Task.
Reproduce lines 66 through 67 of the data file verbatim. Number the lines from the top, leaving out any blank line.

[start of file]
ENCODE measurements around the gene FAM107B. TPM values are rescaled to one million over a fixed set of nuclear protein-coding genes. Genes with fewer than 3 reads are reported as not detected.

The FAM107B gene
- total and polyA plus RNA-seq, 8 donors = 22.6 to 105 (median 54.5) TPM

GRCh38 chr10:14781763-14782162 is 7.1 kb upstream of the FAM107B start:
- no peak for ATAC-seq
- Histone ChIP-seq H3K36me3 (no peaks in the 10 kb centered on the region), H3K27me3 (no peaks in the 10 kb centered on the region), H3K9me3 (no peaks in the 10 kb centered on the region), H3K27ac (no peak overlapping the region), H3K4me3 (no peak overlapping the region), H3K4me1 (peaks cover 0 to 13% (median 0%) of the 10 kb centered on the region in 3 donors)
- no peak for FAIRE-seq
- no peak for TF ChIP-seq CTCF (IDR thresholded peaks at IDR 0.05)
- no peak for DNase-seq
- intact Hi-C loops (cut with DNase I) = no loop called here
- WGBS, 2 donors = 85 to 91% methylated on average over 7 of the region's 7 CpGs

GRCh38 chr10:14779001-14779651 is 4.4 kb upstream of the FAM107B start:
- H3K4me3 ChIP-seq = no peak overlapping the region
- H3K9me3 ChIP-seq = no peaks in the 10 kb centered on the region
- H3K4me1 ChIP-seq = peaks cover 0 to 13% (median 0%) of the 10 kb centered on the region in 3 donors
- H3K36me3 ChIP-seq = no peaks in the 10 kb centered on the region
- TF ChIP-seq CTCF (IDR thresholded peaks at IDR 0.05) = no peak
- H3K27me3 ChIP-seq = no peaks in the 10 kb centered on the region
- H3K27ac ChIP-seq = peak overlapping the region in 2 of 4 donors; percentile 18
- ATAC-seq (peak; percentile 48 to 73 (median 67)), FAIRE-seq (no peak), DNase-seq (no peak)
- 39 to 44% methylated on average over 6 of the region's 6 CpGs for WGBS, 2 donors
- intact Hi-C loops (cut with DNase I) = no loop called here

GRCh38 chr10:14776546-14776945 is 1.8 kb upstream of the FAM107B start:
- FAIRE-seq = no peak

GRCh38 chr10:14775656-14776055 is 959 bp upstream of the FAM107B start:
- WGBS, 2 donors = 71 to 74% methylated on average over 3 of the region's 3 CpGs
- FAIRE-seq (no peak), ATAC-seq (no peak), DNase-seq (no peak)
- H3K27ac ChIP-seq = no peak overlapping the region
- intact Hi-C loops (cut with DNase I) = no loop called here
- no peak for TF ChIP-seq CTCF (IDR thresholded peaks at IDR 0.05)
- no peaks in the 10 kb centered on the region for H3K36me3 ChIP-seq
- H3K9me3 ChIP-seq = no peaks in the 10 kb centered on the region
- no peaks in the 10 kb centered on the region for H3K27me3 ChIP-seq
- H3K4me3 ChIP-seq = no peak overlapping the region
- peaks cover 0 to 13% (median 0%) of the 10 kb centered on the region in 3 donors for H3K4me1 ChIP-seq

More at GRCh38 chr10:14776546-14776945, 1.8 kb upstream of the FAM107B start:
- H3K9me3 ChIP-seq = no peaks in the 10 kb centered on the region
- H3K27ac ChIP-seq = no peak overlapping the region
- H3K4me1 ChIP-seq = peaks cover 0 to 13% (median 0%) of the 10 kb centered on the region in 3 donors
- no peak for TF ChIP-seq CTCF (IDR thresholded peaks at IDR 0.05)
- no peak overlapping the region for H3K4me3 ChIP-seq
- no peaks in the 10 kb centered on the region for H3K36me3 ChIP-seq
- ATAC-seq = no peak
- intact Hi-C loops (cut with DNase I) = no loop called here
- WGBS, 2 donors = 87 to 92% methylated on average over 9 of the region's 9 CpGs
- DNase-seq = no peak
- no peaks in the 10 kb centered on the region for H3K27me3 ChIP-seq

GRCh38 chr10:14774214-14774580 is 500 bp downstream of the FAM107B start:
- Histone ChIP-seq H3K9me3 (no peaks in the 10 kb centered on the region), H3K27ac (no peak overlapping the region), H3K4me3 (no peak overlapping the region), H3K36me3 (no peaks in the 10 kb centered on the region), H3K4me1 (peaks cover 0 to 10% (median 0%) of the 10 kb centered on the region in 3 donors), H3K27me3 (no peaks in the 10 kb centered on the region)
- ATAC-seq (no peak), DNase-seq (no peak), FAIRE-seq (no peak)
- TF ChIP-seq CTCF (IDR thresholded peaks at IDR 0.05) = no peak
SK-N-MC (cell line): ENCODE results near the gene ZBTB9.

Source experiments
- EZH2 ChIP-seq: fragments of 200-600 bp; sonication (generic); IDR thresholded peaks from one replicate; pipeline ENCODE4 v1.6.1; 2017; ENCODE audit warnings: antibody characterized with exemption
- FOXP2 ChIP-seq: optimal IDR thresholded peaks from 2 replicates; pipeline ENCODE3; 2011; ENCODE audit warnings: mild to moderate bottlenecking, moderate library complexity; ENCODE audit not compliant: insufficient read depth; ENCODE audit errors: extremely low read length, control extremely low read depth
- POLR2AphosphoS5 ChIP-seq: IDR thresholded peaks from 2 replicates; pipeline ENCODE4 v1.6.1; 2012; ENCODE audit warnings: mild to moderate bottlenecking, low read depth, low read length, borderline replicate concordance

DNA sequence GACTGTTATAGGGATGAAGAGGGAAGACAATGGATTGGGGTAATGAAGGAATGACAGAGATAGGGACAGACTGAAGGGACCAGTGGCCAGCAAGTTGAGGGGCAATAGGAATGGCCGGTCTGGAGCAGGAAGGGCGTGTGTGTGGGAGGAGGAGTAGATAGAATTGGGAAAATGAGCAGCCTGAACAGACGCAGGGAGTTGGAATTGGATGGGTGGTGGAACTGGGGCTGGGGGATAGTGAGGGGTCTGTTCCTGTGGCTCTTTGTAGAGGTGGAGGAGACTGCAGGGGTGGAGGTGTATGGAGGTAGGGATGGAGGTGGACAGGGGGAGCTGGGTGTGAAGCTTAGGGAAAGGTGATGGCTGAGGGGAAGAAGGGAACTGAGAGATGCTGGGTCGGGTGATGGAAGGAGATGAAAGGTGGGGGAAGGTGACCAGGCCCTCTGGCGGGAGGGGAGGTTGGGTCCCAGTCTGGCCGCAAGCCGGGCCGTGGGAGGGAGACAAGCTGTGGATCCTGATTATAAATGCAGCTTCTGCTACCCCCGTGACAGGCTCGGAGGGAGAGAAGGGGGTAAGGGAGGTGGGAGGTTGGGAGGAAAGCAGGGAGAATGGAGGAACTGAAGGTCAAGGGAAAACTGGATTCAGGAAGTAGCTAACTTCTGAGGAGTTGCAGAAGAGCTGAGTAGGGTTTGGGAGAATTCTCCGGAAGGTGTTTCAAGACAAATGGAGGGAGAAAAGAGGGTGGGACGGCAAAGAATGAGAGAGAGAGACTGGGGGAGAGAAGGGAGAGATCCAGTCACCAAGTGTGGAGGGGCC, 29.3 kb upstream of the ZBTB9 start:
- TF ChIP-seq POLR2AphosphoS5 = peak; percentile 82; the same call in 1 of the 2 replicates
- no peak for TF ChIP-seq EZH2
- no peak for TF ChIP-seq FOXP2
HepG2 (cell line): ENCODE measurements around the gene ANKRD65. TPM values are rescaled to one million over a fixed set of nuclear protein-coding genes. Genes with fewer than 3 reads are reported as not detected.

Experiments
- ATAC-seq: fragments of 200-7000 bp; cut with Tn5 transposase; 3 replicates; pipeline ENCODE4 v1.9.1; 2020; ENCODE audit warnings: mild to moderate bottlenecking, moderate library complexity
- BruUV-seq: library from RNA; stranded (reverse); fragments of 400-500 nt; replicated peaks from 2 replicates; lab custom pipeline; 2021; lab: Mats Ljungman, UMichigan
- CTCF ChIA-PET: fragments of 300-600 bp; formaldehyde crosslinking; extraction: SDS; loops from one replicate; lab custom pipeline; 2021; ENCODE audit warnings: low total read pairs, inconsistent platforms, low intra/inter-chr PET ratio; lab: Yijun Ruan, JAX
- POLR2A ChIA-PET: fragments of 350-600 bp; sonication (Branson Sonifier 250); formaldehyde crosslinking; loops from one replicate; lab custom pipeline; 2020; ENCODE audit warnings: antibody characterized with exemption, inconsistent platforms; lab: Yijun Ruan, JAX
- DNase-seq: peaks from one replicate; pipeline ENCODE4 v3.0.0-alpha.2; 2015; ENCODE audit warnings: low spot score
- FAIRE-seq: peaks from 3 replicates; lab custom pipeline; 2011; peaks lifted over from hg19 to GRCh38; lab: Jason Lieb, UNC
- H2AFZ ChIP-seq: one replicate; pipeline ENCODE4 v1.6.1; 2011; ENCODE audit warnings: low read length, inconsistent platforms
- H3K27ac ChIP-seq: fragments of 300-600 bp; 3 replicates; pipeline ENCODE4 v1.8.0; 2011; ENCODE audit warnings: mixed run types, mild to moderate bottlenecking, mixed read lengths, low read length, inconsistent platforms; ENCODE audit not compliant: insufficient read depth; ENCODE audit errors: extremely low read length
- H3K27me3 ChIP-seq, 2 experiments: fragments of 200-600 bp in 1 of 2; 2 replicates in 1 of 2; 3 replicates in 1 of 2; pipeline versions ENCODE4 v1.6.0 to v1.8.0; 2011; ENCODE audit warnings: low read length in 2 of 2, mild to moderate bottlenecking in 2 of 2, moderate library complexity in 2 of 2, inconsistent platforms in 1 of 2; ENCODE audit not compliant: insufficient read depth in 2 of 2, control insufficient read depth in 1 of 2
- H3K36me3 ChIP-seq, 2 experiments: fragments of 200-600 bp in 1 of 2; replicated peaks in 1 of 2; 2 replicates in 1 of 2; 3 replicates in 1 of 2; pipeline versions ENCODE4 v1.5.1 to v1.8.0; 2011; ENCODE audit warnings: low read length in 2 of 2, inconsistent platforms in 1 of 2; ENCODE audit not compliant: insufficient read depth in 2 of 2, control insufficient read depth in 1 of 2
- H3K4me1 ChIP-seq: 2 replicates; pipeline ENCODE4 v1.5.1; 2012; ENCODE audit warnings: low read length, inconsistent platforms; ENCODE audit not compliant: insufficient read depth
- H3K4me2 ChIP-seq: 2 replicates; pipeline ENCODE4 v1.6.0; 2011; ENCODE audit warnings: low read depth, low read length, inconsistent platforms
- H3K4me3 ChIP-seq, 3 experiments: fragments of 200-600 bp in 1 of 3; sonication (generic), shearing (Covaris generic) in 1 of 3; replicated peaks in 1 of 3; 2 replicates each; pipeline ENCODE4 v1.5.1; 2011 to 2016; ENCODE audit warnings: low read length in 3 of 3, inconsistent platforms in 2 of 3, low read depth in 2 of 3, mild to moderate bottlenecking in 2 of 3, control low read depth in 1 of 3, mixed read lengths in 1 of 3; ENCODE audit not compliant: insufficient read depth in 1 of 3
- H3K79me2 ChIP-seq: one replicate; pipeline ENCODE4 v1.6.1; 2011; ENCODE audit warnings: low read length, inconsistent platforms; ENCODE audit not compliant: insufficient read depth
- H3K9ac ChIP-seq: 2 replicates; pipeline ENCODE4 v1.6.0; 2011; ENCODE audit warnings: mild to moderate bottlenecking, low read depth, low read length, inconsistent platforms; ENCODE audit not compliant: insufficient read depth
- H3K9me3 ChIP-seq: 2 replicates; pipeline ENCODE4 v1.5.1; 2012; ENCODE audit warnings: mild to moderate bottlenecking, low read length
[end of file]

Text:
- POLR2A ChIA-PET: fragments of 350-600 bp; sonication (Branson Sonifier 250); formaldehyde crosslinking; loops from one replicate; lab custom pipeline; 2020; ENCODE audit warnings: antibody characterized with exemption, inconsistent platforms; lab: Yijun Ruan, JAX
- DNase-seq: peaks from one replicate; pipeline ENCODE4 v3.0.0-alpha.2; 2015; ENCODE audit warnings: low spot score